Help File: Wiping your data from your computer

By Rob Pegoraro
Sunday, December 27, 2009

Q: How do I ensure my data's gone from my old computer before I dispose of it?

A: Dumping a file in the Recycle Bin or the Trash erases the computer's record of it, not the actual file. Scrubbing the file requires extra tools.

In Windows, the free, open-source Eraser ( can do the job, but first you need to expose normally hidden folders holding some critical data.

In Windows XP, choose "Folder Options" from the My Computer window's Tools menu (in Vista, pick "Folder and Search Options" from that window's Organize menu), click the Folder Options window's View tab and then the "Show hidden files and folders" button.

Then open the "Application Data" folder -- in Vista, "AppData" -- and right-click to erase it.

Eraser may balk at that, unfortunately; in that case, you'll have to drill down to individual folders and wipe them one by one. Start with any named after heavily used programs or their developers (for instance, "Mozilla" or "Microsoft," though the latter's Outlook Express stores data in a vaguely named "Identities" folder). Then you can wipe anything valuable in such standard, visible folders as My Documents.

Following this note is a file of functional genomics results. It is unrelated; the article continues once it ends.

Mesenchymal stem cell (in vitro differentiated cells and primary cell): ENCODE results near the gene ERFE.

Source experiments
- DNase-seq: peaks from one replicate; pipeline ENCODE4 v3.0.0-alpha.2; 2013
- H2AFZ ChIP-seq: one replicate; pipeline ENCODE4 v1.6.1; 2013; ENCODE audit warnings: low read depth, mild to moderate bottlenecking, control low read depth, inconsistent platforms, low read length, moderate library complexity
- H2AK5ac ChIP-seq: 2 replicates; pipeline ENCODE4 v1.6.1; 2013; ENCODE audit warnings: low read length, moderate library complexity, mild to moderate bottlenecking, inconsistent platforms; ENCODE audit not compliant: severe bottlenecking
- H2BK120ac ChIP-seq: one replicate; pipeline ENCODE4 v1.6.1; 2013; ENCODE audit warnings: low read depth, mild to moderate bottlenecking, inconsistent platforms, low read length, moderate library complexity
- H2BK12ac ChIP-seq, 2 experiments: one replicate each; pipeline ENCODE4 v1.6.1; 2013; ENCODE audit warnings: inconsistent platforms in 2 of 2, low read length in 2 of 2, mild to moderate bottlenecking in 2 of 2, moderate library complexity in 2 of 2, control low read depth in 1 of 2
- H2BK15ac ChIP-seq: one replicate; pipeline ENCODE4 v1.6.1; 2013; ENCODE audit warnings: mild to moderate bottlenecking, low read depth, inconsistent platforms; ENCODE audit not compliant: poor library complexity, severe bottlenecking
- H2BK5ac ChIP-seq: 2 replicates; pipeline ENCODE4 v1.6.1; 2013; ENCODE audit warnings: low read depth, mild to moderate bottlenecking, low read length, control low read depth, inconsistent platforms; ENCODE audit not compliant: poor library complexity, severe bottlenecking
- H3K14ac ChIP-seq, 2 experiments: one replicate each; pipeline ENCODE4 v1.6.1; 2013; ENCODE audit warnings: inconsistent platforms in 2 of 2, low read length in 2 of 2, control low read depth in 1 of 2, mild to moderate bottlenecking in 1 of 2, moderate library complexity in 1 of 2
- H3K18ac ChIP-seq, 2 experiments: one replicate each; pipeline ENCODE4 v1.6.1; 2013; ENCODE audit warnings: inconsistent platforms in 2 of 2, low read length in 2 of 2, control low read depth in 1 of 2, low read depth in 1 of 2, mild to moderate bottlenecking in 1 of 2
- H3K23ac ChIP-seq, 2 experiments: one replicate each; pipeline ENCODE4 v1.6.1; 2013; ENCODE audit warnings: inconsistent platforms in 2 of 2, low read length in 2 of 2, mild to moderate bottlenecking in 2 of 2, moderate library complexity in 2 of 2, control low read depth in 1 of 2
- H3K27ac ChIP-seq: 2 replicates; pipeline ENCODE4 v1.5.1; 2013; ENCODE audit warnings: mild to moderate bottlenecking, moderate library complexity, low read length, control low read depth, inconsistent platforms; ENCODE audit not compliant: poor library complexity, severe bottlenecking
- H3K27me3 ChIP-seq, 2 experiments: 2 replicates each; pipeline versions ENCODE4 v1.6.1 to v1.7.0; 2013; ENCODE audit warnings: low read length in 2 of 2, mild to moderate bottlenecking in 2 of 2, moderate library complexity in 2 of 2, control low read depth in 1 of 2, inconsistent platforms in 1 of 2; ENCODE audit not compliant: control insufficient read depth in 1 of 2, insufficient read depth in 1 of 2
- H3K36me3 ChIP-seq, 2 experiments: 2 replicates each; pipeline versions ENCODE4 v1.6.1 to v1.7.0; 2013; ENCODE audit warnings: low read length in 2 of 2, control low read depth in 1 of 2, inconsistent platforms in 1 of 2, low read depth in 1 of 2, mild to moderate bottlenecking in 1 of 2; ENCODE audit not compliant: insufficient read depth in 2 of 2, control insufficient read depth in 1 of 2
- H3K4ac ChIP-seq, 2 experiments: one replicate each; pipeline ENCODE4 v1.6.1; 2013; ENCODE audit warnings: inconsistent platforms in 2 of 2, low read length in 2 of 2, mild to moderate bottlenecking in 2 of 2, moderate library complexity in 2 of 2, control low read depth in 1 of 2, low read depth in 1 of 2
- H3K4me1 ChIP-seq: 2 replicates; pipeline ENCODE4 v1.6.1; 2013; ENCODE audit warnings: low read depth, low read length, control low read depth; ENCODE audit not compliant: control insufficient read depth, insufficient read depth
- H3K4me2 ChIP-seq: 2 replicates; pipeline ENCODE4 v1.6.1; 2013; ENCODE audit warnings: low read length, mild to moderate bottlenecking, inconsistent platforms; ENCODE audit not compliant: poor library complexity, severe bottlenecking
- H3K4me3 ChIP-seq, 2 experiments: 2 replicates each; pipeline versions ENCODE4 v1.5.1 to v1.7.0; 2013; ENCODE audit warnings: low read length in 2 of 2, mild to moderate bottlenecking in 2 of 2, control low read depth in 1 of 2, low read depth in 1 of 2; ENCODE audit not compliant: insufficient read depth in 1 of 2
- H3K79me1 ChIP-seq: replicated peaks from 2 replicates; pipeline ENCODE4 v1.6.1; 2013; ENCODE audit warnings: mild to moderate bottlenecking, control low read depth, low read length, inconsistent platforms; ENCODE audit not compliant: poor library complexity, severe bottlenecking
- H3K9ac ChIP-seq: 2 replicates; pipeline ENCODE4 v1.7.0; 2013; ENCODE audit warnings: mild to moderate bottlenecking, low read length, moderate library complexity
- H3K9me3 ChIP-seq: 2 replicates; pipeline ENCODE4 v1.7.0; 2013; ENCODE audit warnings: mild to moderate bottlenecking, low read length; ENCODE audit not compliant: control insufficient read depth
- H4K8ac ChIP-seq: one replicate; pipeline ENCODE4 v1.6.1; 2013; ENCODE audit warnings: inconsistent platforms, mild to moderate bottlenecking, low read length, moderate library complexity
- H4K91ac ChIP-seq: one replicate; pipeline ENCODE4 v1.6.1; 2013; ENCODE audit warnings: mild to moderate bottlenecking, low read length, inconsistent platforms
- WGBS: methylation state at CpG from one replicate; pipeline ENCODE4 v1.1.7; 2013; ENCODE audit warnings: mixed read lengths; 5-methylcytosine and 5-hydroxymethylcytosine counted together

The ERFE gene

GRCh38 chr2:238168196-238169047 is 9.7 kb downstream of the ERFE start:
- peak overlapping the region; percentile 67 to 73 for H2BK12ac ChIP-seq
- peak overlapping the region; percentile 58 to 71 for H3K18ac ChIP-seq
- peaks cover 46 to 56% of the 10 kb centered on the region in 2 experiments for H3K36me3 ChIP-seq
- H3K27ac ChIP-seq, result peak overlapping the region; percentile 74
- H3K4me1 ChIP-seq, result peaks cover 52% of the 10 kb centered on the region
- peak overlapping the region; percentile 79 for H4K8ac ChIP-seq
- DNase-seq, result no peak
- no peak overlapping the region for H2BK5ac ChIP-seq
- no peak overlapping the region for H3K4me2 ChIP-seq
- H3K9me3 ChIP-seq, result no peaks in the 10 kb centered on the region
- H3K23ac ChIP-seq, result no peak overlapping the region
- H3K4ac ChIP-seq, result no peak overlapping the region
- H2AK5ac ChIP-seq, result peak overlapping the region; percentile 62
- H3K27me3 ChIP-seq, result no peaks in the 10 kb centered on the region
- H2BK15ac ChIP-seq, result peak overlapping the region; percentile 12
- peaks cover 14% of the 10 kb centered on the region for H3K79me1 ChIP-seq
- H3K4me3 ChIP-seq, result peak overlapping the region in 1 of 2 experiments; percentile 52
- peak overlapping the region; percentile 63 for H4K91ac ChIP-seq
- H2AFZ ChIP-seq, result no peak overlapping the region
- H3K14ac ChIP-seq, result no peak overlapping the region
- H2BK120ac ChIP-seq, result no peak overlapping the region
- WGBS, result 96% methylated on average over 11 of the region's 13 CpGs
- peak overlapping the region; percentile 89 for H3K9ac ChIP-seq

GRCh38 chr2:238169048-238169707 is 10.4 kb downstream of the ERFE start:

On a Mac, things are simpler. In OS X 10.3 or newer, drag the contents of your home folder to the Trash, hit the Finder menu and select "Secure Empty Trash . . ."

In OS X 10.1 or 10.2, download the 2.1.2 or 2.3.5 releases of the free Permanent Eraser from the "Downloads" section of

If you'll sell or donate the machine, reload its original software and delete any leftover files and settings. On most PCs, you'd do that by starting the computer off its system-recovery partition, then choosing an option to erase the disk; check its manual for instructions. On a Mac, you'd boot from the system CD or DVD and select an "Erase and Install" option.

Next week, I'll explain a few options for donating or recycling old computers.

Rob Pegoraro attempts to untangle computing conundrums and errant electronics each week. Send questions to The Washington Post, 1150 15th St. NW, Washington, D.C. 20071 or Visit for his Faster Forward blog.

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